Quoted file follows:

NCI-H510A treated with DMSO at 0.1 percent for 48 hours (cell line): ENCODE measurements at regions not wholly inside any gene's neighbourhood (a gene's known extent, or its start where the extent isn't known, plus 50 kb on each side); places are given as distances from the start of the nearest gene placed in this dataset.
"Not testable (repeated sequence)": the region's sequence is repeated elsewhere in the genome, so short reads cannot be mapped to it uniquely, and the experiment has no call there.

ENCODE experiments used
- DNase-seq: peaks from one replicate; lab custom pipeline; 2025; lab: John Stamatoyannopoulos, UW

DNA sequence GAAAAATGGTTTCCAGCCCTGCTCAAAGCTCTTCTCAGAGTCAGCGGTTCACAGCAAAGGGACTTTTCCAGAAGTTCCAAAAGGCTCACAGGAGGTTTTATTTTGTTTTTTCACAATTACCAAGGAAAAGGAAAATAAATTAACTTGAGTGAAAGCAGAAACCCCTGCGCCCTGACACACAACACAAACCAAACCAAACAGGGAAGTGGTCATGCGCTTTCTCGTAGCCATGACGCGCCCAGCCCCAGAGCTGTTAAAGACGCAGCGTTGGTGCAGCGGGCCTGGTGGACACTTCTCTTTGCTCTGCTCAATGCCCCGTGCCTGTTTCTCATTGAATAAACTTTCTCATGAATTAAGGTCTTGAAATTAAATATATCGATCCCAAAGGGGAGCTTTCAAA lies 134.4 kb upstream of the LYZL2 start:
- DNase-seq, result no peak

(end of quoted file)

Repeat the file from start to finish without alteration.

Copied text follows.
NCI-H510A treated with DMSO at 0.1 percent for 48 hours (cell line): ENCODE measurements at regions not wholly inside any gene's neighbourhood (a gene's known extent, or its start where the extent isn't known, plus 50 kb on each side); places are given as distances from the start of the nearest gene placed in this dataset.
"Not testable (repeated sequence)": the region's sequence is repeated elsewhere in the genome, so short reads cannot be mapped to it uniquely, and the experiment has no call there.

ENCODE experiments used
- DNase-seq: peaks from one replicate; lab custom pipeline; 2025; lab: John Stamatoyannopoulos, UW

DNA sequence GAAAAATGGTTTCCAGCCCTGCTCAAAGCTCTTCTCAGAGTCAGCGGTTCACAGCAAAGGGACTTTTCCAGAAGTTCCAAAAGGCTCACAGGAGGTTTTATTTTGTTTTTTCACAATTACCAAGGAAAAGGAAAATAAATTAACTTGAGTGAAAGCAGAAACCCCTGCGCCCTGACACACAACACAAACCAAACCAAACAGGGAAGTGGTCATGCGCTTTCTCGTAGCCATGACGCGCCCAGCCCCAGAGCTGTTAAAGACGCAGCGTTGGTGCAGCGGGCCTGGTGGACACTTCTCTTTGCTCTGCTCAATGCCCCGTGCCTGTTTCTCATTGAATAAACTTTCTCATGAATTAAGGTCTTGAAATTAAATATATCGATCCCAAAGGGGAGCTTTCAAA lies 134.4 kb upstream of the LYZL2 start:
- DNase-seq, result no peak